China / Life

Tourists enjoy water puppet shows in Hanoi

(China Daily) Updated: 2017-06-27 07:59

HANOI - On a summer afternoon in Vietnam's capital, Hanoi, the audience watches colorful puppets in the form of a farmer, fish, fox or dragon plowing a rice field, swimming, climbing a tree or puffing fire and smoke on the surface of water with no sign of handlers or equipment.

While many traditional performing arts are facing extinction, water puppetry, which dates back nearly a millennium, has become increasingly well-supported both domestically and abroad as a distinctive art form in Vietnam.

The surface of a pool of water is the performance area, which serves not only to hide the puppeteers and the puppets' strings but also to create a reflective stage providing natural amplification for the singing puppeteers accompanied by percussion music and firecrackers.

Tourists enjoy water puppet shows in Hanoi

The stage, constructed of bamboo, resembles a traditional village's communal house where villagers gather for important events.

Because of its special stage, this art also needs unique "actors". The puppets range from 28 to 45 centimeters and are usually made from the wood of fig trees, which is light and tough.

The figures are then painted with seven layers of waterproof paint.

The plays generally use a selection of some 30 traditional repertoires, which include Teu dancing, buffalo fighting, plowing, duck tending, fox hunting, boat racing, dragon dancing and chess playing - all of which reflect either daily agricultural life or the wars of national heroes against foreign invaders.

When the curtain is raised, the stock character, Teu - the village buffoon with a plump body and a humorous smile - enters the stage in an unfastened shirt showing his round belly and introduces the play with a song.

After that, he sets off a string of firecrackers. Then the main play begins: An old fisherman is sitting in a boat dropping his line into the water and a fish rises to the bait and squirms, or a little boy sits atop his buffalo and plays the flute.

"The show has given me a better understanding of the cultural relationship between the people and waterways here," says Naomi Liner, an Australian visitor in Hanoi.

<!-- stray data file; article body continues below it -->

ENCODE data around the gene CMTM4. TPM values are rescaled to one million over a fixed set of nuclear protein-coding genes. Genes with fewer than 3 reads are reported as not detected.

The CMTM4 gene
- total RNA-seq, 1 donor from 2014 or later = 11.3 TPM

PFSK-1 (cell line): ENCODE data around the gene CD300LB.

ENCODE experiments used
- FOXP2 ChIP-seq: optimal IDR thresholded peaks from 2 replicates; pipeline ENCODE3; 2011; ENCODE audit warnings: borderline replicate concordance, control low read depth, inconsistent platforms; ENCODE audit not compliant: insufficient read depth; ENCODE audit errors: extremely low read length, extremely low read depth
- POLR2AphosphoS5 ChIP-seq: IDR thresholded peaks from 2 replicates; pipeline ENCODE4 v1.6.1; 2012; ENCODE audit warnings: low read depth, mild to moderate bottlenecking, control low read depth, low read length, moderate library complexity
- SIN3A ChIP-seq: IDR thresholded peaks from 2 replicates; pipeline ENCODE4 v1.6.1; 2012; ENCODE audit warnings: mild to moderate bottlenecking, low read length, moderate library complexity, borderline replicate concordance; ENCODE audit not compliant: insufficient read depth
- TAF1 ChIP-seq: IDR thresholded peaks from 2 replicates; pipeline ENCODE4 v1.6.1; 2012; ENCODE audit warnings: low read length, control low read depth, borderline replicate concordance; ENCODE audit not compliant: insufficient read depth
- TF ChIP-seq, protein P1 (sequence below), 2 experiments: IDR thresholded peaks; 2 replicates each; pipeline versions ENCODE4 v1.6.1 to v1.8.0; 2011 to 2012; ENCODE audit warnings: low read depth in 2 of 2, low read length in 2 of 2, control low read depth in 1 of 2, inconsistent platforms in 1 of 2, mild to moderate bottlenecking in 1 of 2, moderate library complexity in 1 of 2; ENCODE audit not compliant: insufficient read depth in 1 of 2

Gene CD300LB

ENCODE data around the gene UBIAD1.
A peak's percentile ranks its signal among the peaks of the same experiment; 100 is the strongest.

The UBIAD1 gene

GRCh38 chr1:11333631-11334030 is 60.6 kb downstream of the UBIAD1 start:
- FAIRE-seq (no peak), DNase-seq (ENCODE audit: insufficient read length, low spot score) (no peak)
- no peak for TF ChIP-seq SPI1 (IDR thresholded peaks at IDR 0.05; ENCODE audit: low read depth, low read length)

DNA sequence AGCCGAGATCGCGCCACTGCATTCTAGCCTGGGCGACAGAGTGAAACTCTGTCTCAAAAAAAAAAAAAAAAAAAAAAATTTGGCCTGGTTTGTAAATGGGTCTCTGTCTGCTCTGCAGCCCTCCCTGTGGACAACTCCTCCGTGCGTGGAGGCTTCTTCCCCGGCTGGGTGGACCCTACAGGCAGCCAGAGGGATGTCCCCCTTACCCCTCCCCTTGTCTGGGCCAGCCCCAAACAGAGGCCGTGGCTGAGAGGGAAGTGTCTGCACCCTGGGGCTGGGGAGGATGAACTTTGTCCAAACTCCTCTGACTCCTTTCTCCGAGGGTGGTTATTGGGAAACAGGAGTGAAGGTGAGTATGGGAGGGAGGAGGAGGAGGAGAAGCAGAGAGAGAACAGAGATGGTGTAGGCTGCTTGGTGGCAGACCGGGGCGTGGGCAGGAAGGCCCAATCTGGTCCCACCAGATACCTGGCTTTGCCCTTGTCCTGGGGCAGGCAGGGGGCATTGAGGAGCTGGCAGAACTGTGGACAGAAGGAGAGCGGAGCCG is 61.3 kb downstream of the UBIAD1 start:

Behind the stage, puppeteers, both male and female, stand waist-deep in the water, manipulating the puppets on the water's surface through a complicated system of long strings and long poles below the waterline.

Some puppeteers from the Thang Long Water Puppet Theater in Hanoi say that they often drink hot water and apply mashed ginger to their half-submerged body when the outside temperature dips below 12 C.

Some Vietnamese water-puppet troupes have a repertoire named Vo Tong da ho (Wu Song Fights a Tiger). Wu Song is a fictional character in Water Margin, one of the four great classical novels of Chinese literature, who kills a tiger with his bare hands.

The traditional art has proved popular with tourists. Thang Long Water Puppet Theater says that its 250 seats are full every day.

However, maintaining the tradition is not as easy.

"We are experiencing financial hardship. Our puppeteers have to do extra work to make ends meet," says Nguyen Dang Dung, head of the Dong Ngu Water Puppet Group.

Recently, the top leader of Bac Ninh has assigned the provincial Department of Culture, Sports and Tourism to build an overall plan to develop Dong Ngu water puppetry, which was born in the 11th century.

Local authorities in Hanoi's Dong Anh district, home to Dao Thuc Water Puppet Group, are also seeking ways to maintain and develop this art.

"We are recruiting and training young puppeteers. Young people will make use of information technology more easily and conduct promotion campaigns more effectively," says Ngo Minh Phong, head of Dao Thuc Water Puppet Group.

Thang Long Water Puppet Theater, the most developed professional puppet group, also went through difficulties in the late 1980s when video and TV became common.

Thanks to its tireless efforts to revive the art, the theater performed monthly, then weekly and daily, with five performances a day now. The theater conducts over 2,000 performances a year, on average, introducing water puppetry to over 50 countries.


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